Rant of Appreciation

Today my Grace post comes in the form of a Rant of Appreciation. Yesterday included a harrowing drive to the coast of England from Somorset. I was driving, which I’ve done before on the wrong side of the car on the wrong side of the road. I usually enjoy it. It’s like a puzzle. And a challenge. Can I remember which side of the street to drive on and which side to execute a turn onto? But yesterday we were driving on the tiniest of winding, cliff roads (driveways??) going up, down and around with insane people hurtling themselves toward us as though they were attempting suicide. When we finally reached the hotel I sobbed. All of my pent up fear and anger came bubbling up and I let it out. I vowed then and there that I wouldn’t leave the hotel until Tuesday, sacred sites be damned. When I informed Wayne of this he said, “Okay.” No judgement. No grief. No whining. Just, “Okay.” He’s amazing. After calming down a bit, I told him I’d be willing to go to Tintagel, if HE drives and I can keep my eyes closed.

I’m writing this now on my phone while we are driving on the teeny tiniest of roads (even for one car!!!), as we navigate having to share it with people. At least they have the broadest grins on their faces. That helps. It’s all fun and games. Wayne is thrilled and I’m trying not to look.

So back to the Rant. Yesterday I felt awful and my body needed to cry and I let it. I expressed it. Today I have a bit of a “woe is me” hangover that I want to shake off. Hence, the appreciation. I’m looking for the Grace. So here goes:

I love my husband.
I love heated towel racks.
I love the ocean and craggy cliffs.
I love good food.
I love that we are on this amazing vacation.
I love England with all its sacred wonder.
I love gulls.
I love British children with their sweet little accents.
I love tea and biscuits.
I love warm clothes.
I love the sun.
I love cars with heated seats and navigation.
I love my daughter.
I love the internets that allow me to keep in touch with her while I’m a continent away.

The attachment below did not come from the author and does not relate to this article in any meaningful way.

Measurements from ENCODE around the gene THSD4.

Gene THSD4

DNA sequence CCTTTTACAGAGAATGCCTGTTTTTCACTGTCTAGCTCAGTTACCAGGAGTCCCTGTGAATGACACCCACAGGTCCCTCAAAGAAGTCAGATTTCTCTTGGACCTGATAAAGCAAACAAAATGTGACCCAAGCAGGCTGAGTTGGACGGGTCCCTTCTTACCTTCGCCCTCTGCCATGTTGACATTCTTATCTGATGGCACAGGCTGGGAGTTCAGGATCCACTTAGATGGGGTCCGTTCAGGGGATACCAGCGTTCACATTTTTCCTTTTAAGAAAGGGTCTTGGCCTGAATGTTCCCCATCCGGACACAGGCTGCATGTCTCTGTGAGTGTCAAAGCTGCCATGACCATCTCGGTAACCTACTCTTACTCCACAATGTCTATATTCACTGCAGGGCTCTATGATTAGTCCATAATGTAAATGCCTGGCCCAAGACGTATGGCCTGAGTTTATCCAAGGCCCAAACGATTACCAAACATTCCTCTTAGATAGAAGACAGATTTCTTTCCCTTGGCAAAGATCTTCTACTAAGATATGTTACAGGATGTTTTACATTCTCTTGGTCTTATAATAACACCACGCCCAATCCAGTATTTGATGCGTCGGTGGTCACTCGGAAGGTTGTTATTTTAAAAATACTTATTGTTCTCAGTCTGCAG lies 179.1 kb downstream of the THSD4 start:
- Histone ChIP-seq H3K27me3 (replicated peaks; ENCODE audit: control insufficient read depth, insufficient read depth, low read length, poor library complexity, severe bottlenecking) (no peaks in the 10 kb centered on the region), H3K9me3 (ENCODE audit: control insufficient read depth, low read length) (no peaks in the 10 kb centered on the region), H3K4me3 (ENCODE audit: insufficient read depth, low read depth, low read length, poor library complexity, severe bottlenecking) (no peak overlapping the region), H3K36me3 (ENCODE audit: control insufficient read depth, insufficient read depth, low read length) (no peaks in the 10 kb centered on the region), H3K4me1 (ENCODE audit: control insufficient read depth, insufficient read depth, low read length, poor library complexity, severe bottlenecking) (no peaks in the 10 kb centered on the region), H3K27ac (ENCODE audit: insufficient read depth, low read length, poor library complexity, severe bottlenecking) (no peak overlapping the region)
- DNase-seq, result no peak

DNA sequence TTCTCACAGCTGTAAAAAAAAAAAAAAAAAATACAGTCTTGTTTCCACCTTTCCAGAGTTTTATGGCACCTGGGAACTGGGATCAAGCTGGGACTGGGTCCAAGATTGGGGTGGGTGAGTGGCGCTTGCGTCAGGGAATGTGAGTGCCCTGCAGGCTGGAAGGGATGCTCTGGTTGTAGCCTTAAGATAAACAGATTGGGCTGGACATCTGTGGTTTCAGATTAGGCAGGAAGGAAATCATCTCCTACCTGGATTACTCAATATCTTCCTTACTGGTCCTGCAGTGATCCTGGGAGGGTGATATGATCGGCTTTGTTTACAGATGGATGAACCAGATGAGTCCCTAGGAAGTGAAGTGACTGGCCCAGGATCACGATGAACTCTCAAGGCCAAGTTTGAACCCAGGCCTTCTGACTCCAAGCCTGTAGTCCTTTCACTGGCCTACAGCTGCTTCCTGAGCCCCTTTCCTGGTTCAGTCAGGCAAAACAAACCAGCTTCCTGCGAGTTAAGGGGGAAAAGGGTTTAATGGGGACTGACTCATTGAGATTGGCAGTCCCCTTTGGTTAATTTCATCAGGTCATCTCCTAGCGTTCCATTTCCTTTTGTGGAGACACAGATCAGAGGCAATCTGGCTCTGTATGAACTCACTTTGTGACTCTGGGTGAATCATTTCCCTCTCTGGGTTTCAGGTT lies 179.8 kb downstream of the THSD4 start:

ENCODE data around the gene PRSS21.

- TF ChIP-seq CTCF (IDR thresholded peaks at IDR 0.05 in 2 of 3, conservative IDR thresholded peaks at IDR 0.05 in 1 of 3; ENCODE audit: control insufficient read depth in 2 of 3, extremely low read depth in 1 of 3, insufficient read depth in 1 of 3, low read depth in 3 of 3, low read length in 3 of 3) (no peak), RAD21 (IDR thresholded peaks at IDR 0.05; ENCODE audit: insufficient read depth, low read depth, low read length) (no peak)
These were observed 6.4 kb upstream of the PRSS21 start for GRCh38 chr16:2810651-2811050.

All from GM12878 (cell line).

I love my mom who is watching over the dog I love so much.
I love pink houses.
I love civilized cocktail hour.
I love the rain.
I love my friends.
I love getting to do work I love.
I love taking pictures.
I love fall and beautiful, colored leaves that do just that.
I love A roads.
I love comfortable shoes.
I love when people love that you’re from America and want to tell you all the places they’ve been in the States.
I love wild horses.
I love bleating sheep.
I love the countryside.
I love street signs that look like flaccid penises and make me giggle.
I love red telephone boxes.
I love that my husband can make me laugh so hard at just the right time.

Deep breath in. Let it out.

And, good.

This is the fifth of 31 {or more} posts that I am writing on the topic of Grace. I’ll be writing about what Grace means to me and the ways in which I’ve found it in my life. Please leave a comment any time about what Grace means to you or if you have any questions for me about Grace.

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Jolene Marie

When I was born I had an older sister, Jolene, and an older brother, Ron. When I was two and a half my sister passed away. She had a brain tumor that, even though they caught it late, was operated on and successfully removed. What she ultimately died of was pneumonia. Back then they didn’t get patients up and walking around or breathing into spirometers like they do now. They just let you lie in bed and recover. And sadly, she didn’t.

Fast forward several years and I was about to turn seven, the age Jolene was when she passed, and I was terrified that I was gong to die too. It made perfect sense to my six-year-old brain that females in my family die when they turn seven. I was petrified to go to sleep, even going so far as to try holding my eyelids open with toothpicks that I had snuck from the kitchen cabinet at night. If my eyes couldn’t close, I couldn’t sleep and therefore, couldn’t die. It was very clear to me.

At six I was a nervous wreck.

Thankfully, my parents made the decision to put me into therapy and didn’t just tell me to get over it. It was a kindness that means so much more to me now than when I was a child, but even then I knew I was receiving a gift. I was blessed with the most wonderful woman as my therapist. Mary and I met weekly. She let me make myself hot tea and put as many sugar cubes in it as I wanted. I liked it very, very sweet. I felt so grown up and special. No children I knew drank hot tea. She also brought in pomegranates and let me pick out the seeds and eat them during our sessions. It was nirvana. Mary created a very safe haven for me to go and tell the truth and be held and be heard. I was a lucky girl.

During our time together she brought in an anatomy book and carefully explained to me about the tumor my sister had, where it was located, and showed me on my own body where it would be if I had one. She explained my sister’s symptoms and asked me if I had any of them. I didn’t. It was such a huge comfort to know that because I didn’t have those symptoms, I likely didn’t have that tumor and I wasn’t, in fact, going to die.

It was really incredible and life-changing stuff.